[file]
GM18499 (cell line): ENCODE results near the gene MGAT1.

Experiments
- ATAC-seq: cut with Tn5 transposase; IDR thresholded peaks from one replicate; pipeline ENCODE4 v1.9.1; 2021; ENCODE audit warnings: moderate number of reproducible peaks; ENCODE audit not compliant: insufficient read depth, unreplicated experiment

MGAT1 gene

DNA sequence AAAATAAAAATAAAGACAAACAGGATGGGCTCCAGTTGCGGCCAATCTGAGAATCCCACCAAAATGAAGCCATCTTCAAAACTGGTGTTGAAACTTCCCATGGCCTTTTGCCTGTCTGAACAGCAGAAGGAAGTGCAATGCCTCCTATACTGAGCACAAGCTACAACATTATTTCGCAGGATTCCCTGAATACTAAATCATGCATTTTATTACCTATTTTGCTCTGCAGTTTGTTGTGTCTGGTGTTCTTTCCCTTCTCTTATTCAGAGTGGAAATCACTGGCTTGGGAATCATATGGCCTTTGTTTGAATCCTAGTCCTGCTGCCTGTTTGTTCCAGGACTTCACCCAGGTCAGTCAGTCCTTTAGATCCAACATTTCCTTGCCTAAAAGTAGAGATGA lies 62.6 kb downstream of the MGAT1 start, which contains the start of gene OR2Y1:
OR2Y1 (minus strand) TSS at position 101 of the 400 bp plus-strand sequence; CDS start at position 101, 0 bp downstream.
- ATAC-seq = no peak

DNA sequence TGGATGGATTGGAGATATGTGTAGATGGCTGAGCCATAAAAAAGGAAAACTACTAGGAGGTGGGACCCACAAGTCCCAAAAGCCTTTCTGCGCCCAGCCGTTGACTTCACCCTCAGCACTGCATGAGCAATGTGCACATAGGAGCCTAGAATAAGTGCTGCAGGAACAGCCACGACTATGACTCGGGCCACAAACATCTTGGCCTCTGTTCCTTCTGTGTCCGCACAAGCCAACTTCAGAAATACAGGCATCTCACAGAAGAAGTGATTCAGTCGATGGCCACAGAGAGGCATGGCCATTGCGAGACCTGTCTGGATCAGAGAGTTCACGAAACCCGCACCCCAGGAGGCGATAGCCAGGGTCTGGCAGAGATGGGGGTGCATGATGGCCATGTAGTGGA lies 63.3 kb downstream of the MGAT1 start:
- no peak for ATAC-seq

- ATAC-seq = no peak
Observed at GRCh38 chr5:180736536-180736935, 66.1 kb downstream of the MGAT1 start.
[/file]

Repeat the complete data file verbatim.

GM18499 (cell line): ENCODE results near the gene MGAT1.

Experiments
- ATAC-seq: cut with Tn5 transposase; IDR thresholded peaks from one replicate; pipeline ENCODE4 v1.9.1; 2021; ENCODE audit warnings: moderate number of reproducible peaks; ENCODE audit not compliant: insufficient read depth, unreplicated experiment

MGAT1 gene

DNA sequence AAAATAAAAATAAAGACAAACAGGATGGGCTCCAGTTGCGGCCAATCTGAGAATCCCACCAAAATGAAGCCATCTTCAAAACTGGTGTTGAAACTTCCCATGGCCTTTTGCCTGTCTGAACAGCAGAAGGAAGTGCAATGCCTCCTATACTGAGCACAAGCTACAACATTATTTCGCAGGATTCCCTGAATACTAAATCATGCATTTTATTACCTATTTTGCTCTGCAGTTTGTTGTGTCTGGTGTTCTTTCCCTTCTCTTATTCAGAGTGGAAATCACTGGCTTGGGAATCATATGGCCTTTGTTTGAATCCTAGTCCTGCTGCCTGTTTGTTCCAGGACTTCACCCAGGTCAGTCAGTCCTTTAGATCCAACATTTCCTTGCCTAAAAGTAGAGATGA lies 62.6 kb downstream of the MGAT1 start, which contains the start of gene OR2Y1:
OR2Y1 (minus strand) TSS at position 101 of the 400 bp plus-strand sequence; CDS start at position 101, 0 bp downstream.
- ATAC-seq = no peak

DNA sequence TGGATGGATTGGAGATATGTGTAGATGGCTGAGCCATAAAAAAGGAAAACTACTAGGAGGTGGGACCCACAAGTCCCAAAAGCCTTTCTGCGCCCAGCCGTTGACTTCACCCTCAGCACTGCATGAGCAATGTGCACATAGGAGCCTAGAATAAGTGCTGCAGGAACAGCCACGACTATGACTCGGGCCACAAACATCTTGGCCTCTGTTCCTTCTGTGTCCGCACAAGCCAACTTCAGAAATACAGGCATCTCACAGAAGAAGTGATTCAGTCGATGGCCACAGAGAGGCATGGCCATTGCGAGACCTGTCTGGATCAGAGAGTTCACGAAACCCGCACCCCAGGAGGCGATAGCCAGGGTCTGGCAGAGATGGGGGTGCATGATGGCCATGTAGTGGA lies 63.3 kb downstream of the MGAT1 start:
- no peak for ATAC-seq

- ATAC-seq = no peak
Observed at GRCh38 chr5:180736536-180736935, 66.1 kb downstream of the MGAT1 start.